• Application of Probiotic Bacteria to Functional Foods

      STANTON, CATHERINE; Ross, R Paul; Fitzgerald, Gerald F; Collins, K.; McBrearty, S.; Gardiner, Gillian E.; Desmond, C.; Kelly, J.; Bouchier, Paul J.; Lawless, Fergal; et al. (Teagasc, 2001-05-01)
      Probiotic cultures are described as live microbial feed supplements that improve intestinal microbial balance and are intended for maintenance of health or prevention, rather than the curing of disease. The demand for probiotic foods is increasing in Europe, Japan and the U.S. reflecting the heightened awareness among the public of the relationship between diet and health. Traditionally, the most popular food delivery systems for these cultures have been freshly fermented dairy foods, such as yogurts and fermented milks, as well as unfermented milks with cultures added. However, in the development of functional foods, the technological suitability of probiotic strains poses a serious challenge since their survival and viability may be adversely affected by processing conditions as well as by the product environment and storage conditions. This is a particular concern, given that high levels (at least 107 per gram or ml) of live micro-organisms are recommended for probiotic products. In previous studies (see DPRC No. 29) the successful manufacture of probiotic Cheddar cheese harbouring high levels (>108 cfu/g) of the probiotic Lactobacillus paracasei NFBC 338 strain was reported. Hence, the overall objective of these studies was to continue the development and evaluation of Functional Foods containing high levels of viable probiotic bacteria, with particular emphasis on overcoming the technological barriers and the identification of strains suited to particular applications, such as incorporation into Cheddar cheese and spray-dried powders.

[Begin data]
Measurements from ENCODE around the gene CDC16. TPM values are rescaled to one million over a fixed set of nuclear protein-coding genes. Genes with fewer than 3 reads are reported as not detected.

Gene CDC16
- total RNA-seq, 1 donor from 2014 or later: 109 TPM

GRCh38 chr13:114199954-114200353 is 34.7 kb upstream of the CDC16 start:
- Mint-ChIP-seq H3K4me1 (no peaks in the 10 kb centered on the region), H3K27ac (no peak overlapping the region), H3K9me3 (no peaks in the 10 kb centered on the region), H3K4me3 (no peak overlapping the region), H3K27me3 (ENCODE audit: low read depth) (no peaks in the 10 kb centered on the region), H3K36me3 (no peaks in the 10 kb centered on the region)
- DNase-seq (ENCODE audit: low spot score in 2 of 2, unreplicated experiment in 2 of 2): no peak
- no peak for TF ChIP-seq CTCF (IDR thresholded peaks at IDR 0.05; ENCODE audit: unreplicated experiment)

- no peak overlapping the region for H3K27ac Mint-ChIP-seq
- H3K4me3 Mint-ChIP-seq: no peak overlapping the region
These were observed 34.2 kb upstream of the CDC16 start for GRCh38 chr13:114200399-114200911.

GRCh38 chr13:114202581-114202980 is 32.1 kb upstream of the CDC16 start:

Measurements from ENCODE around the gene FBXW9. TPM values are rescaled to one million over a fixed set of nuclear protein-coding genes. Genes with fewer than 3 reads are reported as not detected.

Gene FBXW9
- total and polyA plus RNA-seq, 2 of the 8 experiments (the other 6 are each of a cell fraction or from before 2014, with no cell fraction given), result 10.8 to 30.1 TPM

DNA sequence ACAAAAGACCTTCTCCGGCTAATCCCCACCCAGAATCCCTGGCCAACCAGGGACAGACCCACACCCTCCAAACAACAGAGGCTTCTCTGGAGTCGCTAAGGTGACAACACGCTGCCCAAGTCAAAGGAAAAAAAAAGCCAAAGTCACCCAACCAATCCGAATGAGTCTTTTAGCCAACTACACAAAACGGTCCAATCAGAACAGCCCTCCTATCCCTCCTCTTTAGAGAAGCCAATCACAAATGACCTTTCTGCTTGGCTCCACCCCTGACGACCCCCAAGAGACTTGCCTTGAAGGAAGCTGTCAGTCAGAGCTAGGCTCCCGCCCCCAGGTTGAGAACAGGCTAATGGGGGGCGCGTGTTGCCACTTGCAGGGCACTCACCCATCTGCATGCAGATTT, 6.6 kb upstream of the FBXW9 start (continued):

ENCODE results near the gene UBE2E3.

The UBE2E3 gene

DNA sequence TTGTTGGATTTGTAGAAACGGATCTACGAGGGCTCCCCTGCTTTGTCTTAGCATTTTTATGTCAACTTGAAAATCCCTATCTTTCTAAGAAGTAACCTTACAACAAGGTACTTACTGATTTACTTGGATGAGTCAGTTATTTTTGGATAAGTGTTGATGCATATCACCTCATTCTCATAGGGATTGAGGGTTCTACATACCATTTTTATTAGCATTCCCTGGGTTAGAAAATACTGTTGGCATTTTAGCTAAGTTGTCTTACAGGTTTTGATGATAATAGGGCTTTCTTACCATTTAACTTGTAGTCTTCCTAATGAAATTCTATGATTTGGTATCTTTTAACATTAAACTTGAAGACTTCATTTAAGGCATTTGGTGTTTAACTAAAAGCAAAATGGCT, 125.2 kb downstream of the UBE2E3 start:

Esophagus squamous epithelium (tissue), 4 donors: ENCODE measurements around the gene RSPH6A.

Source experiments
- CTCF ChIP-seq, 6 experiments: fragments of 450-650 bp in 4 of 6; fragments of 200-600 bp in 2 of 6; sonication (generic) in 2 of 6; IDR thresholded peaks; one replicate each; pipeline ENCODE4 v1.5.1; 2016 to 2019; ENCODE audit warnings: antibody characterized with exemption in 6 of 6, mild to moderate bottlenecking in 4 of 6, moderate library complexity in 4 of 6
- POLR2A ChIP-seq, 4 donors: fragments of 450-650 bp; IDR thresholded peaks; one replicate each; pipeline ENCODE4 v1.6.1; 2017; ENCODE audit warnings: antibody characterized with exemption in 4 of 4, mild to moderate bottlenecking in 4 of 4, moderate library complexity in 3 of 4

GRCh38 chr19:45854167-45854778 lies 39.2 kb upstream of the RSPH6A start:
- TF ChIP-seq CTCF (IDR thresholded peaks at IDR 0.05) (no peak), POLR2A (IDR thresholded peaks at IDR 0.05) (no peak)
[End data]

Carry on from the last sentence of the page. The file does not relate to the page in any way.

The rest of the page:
• Assessment and Control of Foodborne Pathogens in Ireland

      Ross, R Paul; Hill, Colin; Murphy, P.; Jordan, Kieran; Arendt, Elke; van Sinderen, Douwe; Morgan, S.M.; Hickey, Rita M.; Maher, M.J.; Kelly, J.; et al. (Teagasc, 2001-05-01)
      Consumers are increasingly demanding food that is free from pathogens, but with less preservatives and additives. As a response to these conflicting demands, current trends in the food industry include minimal processing, and the investigation of alternative inhibitors for use in foods. Additionally, the manufacture of an increasing range of novel foods, and the inclusion of non-dairy ingredients into dairy products, and vice versa, poses additional dangers with respect to safety. Furthermore, the dramatic increase in incidence of food-borne illness internationally, as a result of contamination with food-borne pathogens such as Listeria monocytogenes, is a cause of considerable consumer concern. Bacteriocins are inhibitory peptides produced by a number of Lactic Acid Bacteria which are capable of killing other bacteria. These natural inhibitors have widespread applications in the preservation of foods, since they can kill a number of pathogenic and spoilage bacteria. The broad spectrum bacteriocin Lacticin 3147 (discovered in a previous project and patented - see DPRC No. 3) is produced by Lactococcus lactis subsp. lactis DPC3147, a food-grade strain, similar to strains used for commercial cheese manufacture. Lacticin 3147 is effective in the inhibition of all Gram positive bacteria tested including the food pathogens Listeria monocytogenes and Staphylococcus aureus and food spoilage bacteria such as Clostridia and Bacillus species. As part of this project the bacteriocin Lacticin 3147 was assessed as a food preservative for improving food safety via inhibition of pathogenic organisms. Thus the project plan followed a "twin-track" approach to assessing and controlling the food safety aspects of Irish food. The first of these was designed to investigate the current safety status of Irish dairy products. The second approach involved an attempt to exploit natural antimicrobial substances, including Lacticin 3147, to protect foods from pathogenic bacteria.
    • Ingredient Dehydration of Fermented and Flavour-Sensitive Products.

      Kelly, Philip; Keogh, M.K.; Kelly, J.; Kennedy, B. (Teagasc, 2001-08-01)